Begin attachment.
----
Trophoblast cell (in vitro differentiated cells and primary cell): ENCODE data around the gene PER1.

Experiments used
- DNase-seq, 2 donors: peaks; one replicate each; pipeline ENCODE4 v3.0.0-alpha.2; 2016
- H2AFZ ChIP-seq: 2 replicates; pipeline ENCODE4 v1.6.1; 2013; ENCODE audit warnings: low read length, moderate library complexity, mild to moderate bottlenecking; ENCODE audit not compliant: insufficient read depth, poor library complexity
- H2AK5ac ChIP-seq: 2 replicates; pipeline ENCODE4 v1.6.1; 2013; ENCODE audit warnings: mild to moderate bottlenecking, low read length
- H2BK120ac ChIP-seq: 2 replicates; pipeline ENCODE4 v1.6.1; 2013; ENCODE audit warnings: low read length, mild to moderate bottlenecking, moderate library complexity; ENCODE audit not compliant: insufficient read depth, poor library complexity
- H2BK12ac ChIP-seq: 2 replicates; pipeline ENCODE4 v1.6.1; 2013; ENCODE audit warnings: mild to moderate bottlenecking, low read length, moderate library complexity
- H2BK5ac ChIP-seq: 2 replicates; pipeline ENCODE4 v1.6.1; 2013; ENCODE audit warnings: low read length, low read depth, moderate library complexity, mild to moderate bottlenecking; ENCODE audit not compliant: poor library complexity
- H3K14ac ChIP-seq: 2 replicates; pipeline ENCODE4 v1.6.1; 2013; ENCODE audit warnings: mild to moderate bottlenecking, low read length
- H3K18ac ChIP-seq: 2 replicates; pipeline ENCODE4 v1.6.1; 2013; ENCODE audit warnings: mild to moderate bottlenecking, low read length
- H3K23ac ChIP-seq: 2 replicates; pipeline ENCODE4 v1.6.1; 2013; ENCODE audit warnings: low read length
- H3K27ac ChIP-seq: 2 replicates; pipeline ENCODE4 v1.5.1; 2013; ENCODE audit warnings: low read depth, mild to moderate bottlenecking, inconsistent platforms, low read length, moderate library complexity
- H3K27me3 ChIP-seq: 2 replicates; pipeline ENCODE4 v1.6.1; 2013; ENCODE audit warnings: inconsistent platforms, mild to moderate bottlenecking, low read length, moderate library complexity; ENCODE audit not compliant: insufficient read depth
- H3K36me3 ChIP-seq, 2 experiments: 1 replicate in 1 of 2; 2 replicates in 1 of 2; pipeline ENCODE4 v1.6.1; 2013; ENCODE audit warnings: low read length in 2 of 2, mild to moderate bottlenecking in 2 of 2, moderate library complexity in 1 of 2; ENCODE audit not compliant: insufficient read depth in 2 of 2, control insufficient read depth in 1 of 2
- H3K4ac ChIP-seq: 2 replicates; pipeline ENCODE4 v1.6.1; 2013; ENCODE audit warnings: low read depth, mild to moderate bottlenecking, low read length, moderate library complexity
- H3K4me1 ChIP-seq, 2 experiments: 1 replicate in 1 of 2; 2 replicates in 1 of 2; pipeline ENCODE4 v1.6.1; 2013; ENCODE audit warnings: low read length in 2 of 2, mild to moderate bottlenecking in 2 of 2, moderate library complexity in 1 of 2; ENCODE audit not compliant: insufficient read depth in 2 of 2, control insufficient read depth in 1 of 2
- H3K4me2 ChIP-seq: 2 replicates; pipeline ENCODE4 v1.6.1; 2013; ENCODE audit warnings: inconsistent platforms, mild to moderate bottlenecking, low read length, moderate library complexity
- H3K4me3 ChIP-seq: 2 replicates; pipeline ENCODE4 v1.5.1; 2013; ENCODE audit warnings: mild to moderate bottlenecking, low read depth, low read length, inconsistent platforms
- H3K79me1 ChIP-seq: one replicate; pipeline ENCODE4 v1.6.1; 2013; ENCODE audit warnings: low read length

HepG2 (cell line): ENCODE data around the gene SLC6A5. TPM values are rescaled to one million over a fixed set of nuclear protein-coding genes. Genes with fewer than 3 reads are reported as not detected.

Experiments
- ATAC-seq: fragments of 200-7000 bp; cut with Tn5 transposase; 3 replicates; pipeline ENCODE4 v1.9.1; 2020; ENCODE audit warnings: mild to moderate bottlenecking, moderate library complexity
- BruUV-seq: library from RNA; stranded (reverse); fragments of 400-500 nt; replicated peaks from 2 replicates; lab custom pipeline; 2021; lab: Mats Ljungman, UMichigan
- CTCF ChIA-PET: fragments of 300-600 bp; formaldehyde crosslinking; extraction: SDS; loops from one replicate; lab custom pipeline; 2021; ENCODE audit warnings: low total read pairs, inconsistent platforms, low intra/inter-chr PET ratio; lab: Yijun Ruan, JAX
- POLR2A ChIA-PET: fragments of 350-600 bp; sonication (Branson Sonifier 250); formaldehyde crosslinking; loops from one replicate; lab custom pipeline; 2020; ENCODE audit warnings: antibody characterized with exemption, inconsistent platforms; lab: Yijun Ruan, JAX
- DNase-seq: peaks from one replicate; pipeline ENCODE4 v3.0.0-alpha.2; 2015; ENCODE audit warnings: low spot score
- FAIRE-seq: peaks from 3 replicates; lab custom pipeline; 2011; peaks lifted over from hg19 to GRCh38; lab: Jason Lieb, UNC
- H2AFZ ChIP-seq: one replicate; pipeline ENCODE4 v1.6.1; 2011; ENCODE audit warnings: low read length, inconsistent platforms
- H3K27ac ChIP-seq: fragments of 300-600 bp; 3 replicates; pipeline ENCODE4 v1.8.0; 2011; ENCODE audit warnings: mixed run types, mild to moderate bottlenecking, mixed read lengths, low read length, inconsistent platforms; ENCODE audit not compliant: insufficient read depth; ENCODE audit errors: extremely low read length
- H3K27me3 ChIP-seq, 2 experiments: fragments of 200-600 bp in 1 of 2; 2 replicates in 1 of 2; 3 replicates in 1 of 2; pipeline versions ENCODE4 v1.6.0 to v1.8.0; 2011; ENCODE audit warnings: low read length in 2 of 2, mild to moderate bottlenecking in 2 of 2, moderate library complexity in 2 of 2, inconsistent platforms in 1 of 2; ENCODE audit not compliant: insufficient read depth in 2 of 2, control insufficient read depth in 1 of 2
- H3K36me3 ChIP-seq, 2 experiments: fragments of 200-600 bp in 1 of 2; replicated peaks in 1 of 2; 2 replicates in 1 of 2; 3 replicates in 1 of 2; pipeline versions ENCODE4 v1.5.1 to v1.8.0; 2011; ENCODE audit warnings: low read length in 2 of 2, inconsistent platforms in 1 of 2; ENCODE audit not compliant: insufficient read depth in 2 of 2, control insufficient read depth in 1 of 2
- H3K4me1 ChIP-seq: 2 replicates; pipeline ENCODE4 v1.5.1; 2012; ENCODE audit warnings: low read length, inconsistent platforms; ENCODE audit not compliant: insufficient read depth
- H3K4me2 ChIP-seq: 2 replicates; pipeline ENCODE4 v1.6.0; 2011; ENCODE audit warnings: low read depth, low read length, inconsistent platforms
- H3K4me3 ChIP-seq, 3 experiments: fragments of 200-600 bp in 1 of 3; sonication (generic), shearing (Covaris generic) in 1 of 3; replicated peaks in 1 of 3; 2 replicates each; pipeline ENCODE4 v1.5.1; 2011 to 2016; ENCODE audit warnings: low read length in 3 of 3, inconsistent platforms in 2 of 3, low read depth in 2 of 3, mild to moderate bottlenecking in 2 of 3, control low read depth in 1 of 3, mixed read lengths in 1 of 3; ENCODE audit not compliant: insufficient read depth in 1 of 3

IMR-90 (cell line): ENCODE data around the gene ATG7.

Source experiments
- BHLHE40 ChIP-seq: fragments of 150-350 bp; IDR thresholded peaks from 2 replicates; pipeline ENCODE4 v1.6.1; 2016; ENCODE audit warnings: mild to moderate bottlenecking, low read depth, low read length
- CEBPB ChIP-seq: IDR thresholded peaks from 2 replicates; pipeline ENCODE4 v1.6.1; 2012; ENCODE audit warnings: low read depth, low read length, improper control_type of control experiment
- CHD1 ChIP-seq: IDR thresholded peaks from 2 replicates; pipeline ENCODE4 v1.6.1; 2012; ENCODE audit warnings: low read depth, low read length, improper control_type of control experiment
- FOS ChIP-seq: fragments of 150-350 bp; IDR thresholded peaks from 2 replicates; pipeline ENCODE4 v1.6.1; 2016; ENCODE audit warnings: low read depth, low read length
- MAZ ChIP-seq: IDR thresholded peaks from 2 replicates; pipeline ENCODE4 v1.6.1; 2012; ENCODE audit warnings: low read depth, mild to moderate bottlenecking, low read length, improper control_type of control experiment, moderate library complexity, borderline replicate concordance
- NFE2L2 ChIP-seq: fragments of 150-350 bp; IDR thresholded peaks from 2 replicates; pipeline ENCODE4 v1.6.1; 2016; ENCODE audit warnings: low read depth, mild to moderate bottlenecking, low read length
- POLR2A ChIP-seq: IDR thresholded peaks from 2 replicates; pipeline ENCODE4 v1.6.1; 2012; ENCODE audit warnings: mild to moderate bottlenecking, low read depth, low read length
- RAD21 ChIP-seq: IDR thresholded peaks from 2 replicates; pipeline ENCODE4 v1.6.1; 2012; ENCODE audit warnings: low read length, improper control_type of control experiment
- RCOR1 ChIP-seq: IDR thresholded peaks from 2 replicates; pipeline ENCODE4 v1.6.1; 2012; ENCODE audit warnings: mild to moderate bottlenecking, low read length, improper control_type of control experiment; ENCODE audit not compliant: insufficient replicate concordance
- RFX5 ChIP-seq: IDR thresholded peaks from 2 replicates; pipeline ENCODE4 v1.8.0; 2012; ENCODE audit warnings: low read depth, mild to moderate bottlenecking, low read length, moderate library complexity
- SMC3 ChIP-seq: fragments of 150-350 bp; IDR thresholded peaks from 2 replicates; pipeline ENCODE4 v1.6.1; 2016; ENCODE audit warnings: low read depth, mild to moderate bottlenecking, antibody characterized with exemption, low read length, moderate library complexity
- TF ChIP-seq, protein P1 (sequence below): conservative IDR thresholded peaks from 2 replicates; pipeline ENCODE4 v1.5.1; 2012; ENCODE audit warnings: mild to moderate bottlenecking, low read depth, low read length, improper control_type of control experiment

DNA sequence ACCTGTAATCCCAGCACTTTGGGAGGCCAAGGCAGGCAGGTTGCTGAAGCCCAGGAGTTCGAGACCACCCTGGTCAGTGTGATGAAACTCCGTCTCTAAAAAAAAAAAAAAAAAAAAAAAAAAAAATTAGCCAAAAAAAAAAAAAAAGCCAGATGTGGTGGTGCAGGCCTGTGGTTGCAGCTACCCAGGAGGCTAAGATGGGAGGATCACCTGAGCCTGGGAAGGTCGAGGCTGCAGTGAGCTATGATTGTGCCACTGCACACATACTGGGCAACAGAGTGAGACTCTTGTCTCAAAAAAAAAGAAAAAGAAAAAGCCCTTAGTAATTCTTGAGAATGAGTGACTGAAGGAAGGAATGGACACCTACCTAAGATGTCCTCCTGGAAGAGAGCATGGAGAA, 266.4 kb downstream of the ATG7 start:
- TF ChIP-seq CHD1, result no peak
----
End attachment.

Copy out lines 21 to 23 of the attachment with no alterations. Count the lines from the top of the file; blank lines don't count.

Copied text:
Experiments
- ATAC-seq: fragments of 200-7000 bp; cut with Tn5 transposase; 3 replicates; pipeline ENCODE4 v1.9.1; 2020; ENCODE audit warnings: mild to moderate bottlenecking, moderate library complexity
- BruUV-seq: library from RNA; stranded (reverse); fragments of 400-500 nt; replicated peaks from 2 replicates; lab custom pipeline; 2021; lab: Mats Ljungman, UMichigan